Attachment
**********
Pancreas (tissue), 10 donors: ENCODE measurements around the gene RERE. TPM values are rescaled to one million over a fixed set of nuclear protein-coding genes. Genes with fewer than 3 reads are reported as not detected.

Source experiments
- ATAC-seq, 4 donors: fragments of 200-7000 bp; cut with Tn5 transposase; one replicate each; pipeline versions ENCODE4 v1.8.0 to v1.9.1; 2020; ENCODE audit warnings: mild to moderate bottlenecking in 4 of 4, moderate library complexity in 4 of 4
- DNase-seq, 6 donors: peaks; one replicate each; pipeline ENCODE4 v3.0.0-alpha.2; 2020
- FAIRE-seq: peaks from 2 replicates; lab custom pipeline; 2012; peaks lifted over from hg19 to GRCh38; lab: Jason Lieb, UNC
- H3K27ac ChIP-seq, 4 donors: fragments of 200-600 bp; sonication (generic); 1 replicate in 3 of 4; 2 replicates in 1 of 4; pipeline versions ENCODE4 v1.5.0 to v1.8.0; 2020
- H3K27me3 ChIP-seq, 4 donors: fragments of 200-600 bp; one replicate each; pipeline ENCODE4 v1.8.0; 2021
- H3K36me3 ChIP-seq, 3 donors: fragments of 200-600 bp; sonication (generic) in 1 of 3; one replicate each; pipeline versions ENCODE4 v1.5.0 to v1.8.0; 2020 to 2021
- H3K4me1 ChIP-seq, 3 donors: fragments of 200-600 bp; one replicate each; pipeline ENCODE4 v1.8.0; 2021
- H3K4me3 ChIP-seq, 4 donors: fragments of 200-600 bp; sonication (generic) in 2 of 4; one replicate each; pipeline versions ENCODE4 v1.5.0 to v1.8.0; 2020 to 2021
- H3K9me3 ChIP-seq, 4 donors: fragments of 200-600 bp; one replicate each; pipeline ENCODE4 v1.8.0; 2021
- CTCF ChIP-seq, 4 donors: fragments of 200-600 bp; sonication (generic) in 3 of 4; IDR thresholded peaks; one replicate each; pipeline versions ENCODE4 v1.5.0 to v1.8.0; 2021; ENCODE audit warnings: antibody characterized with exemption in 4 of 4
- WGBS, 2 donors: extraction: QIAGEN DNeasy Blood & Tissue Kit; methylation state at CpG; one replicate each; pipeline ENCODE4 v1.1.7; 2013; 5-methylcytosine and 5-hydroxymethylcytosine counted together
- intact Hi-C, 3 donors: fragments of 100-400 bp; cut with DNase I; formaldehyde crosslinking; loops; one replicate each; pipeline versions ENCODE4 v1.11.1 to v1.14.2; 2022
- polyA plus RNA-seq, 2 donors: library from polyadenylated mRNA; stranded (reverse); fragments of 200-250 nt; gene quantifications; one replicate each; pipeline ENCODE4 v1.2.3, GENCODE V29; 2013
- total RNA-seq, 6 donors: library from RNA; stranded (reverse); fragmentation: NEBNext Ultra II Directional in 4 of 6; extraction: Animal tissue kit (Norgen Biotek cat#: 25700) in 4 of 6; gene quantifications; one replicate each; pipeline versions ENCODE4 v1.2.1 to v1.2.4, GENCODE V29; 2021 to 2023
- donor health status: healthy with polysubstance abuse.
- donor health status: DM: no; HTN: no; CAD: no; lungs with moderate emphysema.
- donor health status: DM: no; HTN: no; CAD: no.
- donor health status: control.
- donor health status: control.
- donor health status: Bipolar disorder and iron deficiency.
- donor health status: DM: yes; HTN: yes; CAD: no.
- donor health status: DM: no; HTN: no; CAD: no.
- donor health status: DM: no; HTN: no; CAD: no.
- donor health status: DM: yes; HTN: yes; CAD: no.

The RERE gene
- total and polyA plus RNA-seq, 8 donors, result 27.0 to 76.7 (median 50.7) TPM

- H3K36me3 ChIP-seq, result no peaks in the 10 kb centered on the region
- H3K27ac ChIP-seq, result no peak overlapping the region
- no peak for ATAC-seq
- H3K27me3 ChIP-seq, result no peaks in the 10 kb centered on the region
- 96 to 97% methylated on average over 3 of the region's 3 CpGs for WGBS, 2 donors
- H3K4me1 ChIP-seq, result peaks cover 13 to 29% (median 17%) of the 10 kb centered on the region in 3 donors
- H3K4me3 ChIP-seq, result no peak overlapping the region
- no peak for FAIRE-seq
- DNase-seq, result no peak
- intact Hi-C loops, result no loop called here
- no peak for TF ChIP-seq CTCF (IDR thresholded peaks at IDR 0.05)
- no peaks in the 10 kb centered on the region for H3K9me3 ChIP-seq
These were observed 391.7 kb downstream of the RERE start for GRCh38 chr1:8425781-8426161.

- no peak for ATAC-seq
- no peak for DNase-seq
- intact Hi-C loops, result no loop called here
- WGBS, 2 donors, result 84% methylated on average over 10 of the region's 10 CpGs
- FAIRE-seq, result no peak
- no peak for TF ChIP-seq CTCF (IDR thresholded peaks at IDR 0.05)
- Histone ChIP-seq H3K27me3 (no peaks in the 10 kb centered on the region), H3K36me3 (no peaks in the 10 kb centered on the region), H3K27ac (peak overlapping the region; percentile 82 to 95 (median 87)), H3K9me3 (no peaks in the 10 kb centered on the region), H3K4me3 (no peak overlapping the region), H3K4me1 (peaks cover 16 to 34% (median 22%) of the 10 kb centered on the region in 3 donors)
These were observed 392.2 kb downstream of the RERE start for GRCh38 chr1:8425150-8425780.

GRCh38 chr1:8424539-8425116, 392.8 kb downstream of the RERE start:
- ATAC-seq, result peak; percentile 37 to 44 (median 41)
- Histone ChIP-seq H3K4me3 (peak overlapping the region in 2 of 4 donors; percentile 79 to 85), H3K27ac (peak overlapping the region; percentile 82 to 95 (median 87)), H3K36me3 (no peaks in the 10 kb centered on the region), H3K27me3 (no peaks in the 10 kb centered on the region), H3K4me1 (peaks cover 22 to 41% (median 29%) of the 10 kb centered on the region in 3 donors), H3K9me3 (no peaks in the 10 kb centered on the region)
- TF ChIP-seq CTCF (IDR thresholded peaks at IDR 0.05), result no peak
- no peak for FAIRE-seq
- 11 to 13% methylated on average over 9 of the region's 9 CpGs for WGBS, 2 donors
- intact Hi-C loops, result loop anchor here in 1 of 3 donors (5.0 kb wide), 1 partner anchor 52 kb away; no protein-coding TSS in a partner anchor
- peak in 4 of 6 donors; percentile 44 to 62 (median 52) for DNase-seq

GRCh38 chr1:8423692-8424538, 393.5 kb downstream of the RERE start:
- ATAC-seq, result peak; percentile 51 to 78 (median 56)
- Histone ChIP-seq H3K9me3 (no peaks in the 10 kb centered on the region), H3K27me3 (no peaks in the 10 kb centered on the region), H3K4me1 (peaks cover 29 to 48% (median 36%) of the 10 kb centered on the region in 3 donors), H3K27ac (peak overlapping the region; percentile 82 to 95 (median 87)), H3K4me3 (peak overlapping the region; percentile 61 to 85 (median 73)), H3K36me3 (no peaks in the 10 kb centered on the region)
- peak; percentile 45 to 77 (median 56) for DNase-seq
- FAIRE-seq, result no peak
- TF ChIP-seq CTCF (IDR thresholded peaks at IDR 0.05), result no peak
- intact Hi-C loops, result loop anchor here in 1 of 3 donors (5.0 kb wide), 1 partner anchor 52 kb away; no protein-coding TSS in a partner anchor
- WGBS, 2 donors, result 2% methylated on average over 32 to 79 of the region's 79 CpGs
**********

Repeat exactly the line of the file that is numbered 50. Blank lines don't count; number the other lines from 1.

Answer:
GRCh38 chr1:8424539-8425116, 392.8 kb downstream of the RERE start: